There were gasps and grumbles at a public hearing in Bellerose on Tuesday as a nonprofit group unveiled a rendering of the two nine-story apartment towers it plans to build on the campus of the Creedmoor Psychiatric Center The deal is being investigated by both the state attorney general and inspector general.
Many of the more than 100 people in attendance at the Bellerose Assembly of God church expressed outrage over the proposal, stating that the plan is out of context with the residential community and was not what the organization originally told area leaders and civic groups it intended to build.
In 2008, the Indian Cultural and Community Center purchased two parcels of land at Creedmoor, which is located at 79-25 Winchester Blvd., in Queens Village, near the Bellerose border. The approximately 4.5 acres are adjacent to the homes on the west side of 242nd Street, from Union Turnpike to 82nd Avenue.
ICCC told community leaders the land would be used to build a 15,000-square-foot community center, a multi-use athletic field and a 100-space above-ground parking lot, but the plan has changed to include the two apartment buildings that would contain 126 units of affordable housing for seniors.
The ICCC is seeking a variance because the northern parcel where the apartments would be located is a commercial zone and prohibits residential use. It also needs additional city approval because the southern parcel where the now 11,000 square-foot community center would be located does not have an exit to a mapped city street.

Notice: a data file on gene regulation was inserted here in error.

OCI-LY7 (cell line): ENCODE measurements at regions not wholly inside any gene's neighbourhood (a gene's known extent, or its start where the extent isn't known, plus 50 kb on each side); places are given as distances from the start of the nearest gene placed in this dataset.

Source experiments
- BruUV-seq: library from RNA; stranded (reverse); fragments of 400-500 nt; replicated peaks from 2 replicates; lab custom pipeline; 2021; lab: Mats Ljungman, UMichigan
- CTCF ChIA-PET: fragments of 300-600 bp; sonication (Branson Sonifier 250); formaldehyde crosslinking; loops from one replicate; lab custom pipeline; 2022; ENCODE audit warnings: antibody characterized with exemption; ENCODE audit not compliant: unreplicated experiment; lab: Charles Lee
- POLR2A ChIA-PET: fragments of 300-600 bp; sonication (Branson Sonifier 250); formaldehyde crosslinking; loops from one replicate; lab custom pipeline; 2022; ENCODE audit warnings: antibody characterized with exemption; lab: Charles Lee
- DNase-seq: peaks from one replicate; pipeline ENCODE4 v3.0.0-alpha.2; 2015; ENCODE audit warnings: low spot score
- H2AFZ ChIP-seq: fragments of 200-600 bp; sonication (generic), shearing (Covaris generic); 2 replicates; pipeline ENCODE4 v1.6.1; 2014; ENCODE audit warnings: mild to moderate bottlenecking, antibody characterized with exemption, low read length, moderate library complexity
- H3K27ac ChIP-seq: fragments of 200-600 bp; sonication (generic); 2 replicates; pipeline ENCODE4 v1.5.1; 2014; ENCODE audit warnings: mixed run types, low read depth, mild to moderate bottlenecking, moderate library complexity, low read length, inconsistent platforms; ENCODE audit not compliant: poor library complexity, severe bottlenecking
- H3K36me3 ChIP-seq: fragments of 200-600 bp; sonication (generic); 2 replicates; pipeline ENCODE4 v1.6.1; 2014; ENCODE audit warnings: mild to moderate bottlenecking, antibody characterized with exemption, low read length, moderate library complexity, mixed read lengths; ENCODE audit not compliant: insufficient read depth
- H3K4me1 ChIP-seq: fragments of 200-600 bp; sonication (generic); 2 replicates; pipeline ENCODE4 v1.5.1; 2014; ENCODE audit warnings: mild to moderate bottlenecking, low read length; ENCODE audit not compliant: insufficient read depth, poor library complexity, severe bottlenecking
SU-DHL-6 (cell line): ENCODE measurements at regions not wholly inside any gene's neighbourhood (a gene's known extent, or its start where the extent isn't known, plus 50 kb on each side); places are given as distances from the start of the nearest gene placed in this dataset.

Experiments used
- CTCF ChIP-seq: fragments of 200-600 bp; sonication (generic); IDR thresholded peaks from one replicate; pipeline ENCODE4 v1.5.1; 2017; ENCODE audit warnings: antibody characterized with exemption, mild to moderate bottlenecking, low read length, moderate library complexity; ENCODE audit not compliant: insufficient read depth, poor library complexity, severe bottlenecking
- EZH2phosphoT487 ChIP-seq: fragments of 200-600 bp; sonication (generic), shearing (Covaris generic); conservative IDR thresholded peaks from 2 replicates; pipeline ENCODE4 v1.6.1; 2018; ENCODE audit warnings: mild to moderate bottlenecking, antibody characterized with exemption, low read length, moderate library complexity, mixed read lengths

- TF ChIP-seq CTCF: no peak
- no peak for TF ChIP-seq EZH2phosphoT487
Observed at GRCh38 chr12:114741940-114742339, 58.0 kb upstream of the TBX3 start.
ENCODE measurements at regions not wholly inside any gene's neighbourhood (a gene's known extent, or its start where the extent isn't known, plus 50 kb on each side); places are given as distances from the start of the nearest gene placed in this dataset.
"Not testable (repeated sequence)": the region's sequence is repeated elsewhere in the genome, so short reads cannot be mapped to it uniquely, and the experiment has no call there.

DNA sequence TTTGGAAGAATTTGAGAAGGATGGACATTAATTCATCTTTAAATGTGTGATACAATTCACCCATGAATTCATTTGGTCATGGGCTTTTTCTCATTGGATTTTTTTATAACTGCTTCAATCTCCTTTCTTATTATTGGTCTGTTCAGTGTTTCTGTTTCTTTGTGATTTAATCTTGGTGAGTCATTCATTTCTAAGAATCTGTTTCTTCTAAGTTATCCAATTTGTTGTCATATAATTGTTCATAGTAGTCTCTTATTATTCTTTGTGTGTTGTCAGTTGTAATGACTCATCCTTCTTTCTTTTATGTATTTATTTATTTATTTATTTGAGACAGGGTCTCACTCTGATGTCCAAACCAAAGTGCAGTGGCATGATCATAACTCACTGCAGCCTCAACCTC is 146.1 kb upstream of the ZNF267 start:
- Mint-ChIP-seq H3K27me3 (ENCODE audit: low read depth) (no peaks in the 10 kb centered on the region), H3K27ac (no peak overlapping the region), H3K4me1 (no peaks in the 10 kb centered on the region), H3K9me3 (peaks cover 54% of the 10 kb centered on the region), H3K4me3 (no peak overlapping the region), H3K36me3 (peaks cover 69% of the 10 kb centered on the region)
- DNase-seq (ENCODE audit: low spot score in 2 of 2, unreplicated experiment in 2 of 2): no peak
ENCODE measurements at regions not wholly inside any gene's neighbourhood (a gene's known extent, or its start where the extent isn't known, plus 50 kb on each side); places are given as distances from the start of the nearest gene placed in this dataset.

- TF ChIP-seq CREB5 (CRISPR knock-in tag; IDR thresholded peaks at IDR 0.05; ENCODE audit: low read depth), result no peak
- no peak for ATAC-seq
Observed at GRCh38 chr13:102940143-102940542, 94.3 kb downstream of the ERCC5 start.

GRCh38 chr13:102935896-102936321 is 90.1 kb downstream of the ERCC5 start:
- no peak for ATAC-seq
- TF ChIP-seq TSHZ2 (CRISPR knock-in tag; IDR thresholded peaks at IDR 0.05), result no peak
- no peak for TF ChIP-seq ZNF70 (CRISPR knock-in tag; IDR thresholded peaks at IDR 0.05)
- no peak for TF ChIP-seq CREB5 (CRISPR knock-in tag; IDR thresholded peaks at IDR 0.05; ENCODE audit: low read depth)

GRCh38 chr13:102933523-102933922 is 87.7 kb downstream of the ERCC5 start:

The group’s zoning lawyer, Jordan Most, who gave a PowerPoint presentation at the Community Board 13 hearing explaining the details of the plan, said the towers will be the height proposed because a certain unit count is needed to keep the purchase and maintenance cost for occupants low.
Most also noted that the property is located near taller structures allowed under the zoning regulations — two 18 story smokestacks, an eight- to 10-story power plant, a four- to five-story salt dome and a 21-story hospital.
However, several residents said that nearly all of those structures with the exception of the hospital are slated for demolition and added that being located near a hospital should not give a developer the right to build an out of context structure particularly when they do not fit in with the master plan for the site, which was devised under former Borough President Claire Schulman.
“The plan specifically says that any new development not detract from the existing tranquility of the campus and conform to the character of the surrounding neighborhood,” said Jerry Wind, president of the Bellerose-Hillside Civic Association, adding that recent developments on the site such as the Bernard Fineson Center, Father Ritter senior apartments, Country Pointe townhouses and the Lifeline Center for Child Development do not exceed two stories and were constructed without community objection.
“The Indian Community and Cultural Center wants to disrupt our lives by building two buildings that certainly do not belong here ... I hope they will do the right thing and rethink their project,” said Wind’s son, Joseph.
Tensions were already running high at the meeting, but were further exacerbated when representatives from the ICCC failed to provide direct answers to many of the questions asked by attendees.